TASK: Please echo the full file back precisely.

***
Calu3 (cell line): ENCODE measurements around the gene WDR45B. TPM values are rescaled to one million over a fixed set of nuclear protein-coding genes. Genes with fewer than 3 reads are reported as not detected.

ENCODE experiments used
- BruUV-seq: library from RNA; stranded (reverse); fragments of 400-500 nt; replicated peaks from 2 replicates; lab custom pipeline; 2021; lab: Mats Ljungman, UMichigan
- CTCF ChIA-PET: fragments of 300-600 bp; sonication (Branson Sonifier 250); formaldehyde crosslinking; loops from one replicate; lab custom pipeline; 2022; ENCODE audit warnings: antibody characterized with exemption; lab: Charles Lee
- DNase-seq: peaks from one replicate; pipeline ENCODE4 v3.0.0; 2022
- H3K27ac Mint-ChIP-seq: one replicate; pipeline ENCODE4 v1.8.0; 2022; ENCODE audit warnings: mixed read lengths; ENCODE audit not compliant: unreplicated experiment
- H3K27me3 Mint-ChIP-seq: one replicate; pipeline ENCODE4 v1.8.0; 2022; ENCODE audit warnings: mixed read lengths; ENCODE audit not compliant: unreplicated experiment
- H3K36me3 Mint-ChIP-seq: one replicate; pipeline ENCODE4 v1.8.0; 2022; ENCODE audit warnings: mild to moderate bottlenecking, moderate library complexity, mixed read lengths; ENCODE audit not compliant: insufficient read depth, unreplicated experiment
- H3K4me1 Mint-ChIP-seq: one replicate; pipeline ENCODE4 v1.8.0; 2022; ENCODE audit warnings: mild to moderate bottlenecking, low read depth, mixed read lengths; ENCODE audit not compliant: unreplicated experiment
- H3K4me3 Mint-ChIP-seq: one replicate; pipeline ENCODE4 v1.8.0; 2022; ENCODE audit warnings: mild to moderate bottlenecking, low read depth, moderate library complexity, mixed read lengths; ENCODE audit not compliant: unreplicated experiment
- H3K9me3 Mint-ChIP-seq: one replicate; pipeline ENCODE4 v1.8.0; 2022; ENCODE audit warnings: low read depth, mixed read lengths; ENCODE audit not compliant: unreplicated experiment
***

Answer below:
Calu3 (cell line): ENCODE measurements around the gene WDR45B. TPM values are rescaled to one million over a fixed set of nuclear protein-coding genes. Genes with fewer than 3 reads are reported as not detected.

ENCODE experiments used
- BruUV-seq: library from RNA; stranded (reverse); fragments of 400-500 nt; replicated peaks from 2 replicates; lab custom pipeline; 2021; lab: Mats Ljungman, UMichigan
- CTCF ChIA-PET: fragments of 300-600 bp; sonication (Branson Sonifier 250); formaldehyde crosslinking; loops from one replicate; lab custom pipeline; 2022; ENCODE audit warnings: antibody characterized with exemption; lab: Charles Lee
- DNase-seq: peaks from one replicate; pipeline ENCODE4 v3.0.0; 2022
- H3K27ac Mint-ChIP-seq: one replicate; pipeline ENCODE4 v1.8.0; 2022; ENCODE audit warnings: mixed read lengths; ENCODE audit not compliant: unreplicated experiment
- H3K27me3 Mint-ChIP-seq: one replicate; pipeline ENCODE4 v1.8.0; 2022; ENCODE audit warnings: mixed read lengths; ENCODE audit not compliant: unreplicated experiment
- H3K36me3 Mint-ChIP-seq: one replicate; pipeline ENCODE4 v1.8.0; 2022; ENCODE audit warnings: mild to moderate bottlenecking, moderate library complexity, mixed read lengths; ENCODE audit not compliant: insufficient read depth, unreplicated experiment
- H3K4me1 Mint-ChIP-seq: one replicate; pipeline ENCODE4 v1.8.0; 2022; ENCODE audit warnings: mild to moderate bottlenecking, low read depth, mixed read lengths; ENCODE audit not compliant: unreplicated experiment
- H3K4me3 Mint-ChIP-seq: one replicate; pipeline ENCODE4 v1.8.0; 2022; ENCODE audit warnings: mild to moderate bottlenecking, low read depth, moderate library complexity, mixed read lengths; ENCODE audit not compliant: unreplicated experiment
- H3K9me3 Mint-ChIP-seq: one replicate; pipeline ENCODE4 v1.8.0; 2022; ENCODE audit warnings: low read depth, mixed read lengths; ENCODE audit not compliant: unreplicated experiment